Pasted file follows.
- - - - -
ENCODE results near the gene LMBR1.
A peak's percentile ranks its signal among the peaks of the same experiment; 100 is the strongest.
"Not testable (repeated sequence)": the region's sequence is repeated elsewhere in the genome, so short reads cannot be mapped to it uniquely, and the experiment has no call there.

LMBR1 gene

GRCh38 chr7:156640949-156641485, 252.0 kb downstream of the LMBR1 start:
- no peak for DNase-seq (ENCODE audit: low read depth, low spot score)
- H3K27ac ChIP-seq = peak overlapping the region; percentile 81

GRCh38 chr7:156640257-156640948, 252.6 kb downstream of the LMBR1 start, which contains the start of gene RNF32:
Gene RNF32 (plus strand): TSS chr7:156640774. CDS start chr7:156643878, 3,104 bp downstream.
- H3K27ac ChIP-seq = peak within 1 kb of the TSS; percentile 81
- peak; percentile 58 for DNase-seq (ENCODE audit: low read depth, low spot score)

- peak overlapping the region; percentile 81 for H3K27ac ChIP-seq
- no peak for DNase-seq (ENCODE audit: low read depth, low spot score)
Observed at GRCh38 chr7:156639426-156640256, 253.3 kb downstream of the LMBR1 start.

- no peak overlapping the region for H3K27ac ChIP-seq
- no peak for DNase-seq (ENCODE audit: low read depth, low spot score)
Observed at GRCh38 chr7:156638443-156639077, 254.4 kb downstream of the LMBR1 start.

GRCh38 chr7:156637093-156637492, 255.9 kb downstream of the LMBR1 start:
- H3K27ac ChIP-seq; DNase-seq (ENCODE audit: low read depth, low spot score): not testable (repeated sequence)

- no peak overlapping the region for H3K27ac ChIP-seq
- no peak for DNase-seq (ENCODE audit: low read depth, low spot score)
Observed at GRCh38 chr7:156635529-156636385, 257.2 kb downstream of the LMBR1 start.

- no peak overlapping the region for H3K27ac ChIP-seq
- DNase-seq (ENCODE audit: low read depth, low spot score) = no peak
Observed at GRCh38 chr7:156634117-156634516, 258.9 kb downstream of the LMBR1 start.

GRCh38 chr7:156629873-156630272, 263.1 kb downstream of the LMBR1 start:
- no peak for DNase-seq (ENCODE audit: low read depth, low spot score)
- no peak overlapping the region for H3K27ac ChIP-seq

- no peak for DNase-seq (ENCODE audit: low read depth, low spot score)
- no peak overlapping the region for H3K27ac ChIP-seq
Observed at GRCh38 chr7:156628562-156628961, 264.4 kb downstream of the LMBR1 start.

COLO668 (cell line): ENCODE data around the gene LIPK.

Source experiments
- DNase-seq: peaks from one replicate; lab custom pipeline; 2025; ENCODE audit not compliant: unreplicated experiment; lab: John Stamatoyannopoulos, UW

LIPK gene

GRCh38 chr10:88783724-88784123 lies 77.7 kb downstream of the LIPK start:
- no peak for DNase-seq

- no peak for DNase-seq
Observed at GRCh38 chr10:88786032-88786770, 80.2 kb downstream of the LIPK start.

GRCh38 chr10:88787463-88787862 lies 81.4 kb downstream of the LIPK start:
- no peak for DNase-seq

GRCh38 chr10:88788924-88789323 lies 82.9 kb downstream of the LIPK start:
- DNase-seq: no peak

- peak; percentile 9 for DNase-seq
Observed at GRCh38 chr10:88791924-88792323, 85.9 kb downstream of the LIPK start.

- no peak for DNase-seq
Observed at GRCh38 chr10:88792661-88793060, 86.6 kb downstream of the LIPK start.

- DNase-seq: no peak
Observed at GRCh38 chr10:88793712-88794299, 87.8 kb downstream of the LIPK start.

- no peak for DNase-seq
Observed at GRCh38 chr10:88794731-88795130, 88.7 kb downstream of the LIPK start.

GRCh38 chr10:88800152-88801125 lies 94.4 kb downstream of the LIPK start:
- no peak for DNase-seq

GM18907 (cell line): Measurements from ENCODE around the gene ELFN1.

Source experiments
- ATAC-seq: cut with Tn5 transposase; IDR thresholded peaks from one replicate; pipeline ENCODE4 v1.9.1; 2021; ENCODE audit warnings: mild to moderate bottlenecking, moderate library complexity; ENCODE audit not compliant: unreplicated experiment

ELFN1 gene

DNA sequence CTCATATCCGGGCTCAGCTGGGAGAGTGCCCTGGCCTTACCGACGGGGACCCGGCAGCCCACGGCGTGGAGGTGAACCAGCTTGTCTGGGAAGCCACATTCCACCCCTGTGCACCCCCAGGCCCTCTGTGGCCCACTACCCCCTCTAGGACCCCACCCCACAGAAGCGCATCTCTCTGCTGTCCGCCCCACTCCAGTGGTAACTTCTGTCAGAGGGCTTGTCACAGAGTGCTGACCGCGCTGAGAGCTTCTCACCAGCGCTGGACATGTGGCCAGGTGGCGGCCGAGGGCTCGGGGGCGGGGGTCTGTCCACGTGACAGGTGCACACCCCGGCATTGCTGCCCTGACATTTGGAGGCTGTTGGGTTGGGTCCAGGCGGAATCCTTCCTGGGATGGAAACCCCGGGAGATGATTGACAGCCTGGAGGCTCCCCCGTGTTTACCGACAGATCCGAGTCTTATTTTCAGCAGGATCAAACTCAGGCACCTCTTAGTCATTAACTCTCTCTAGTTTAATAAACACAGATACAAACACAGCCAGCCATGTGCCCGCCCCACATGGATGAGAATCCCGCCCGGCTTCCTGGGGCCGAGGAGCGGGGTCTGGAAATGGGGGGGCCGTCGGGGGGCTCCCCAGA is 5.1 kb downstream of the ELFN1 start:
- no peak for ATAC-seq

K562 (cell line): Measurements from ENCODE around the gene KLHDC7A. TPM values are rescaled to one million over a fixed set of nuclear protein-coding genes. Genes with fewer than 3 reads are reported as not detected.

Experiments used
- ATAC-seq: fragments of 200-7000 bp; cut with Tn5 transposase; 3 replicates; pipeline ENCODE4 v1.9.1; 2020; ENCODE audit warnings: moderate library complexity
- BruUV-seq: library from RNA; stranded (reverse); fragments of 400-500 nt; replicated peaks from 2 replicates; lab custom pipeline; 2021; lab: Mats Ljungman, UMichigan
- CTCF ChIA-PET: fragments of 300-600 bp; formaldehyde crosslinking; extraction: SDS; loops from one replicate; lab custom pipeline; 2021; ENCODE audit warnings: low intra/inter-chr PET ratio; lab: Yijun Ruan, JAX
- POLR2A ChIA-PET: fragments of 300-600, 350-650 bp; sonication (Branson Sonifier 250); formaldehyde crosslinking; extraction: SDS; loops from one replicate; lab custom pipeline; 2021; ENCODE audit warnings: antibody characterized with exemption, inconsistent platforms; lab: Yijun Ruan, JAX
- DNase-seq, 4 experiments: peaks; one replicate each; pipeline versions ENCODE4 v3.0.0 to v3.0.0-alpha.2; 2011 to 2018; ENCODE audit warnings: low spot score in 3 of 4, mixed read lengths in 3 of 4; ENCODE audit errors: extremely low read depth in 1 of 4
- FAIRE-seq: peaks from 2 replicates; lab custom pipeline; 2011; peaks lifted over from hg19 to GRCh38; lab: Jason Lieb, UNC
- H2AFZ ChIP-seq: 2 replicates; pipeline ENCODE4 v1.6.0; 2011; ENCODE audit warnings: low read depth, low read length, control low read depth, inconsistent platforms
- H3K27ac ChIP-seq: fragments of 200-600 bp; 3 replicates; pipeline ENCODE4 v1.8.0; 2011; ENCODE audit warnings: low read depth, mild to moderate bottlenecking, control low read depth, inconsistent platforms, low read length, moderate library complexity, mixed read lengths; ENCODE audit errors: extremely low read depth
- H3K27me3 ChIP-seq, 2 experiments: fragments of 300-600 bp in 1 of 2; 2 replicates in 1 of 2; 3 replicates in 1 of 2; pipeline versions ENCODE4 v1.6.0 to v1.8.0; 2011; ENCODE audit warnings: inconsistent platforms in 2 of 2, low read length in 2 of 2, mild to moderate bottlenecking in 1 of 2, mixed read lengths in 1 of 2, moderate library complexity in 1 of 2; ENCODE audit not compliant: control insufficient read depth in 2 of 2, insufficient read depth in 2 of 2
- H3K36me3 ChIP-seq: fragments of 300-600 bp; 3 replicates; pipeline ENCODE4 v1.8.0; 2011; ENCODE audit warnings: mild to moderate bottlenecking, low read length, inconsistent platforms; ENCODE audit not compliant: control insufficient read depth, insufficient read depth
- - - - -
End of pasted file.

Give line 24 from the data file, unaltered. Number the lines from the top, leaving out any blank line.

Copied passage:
- DNase-seq (ENCODE audit: low read depth, low spot score) = no peak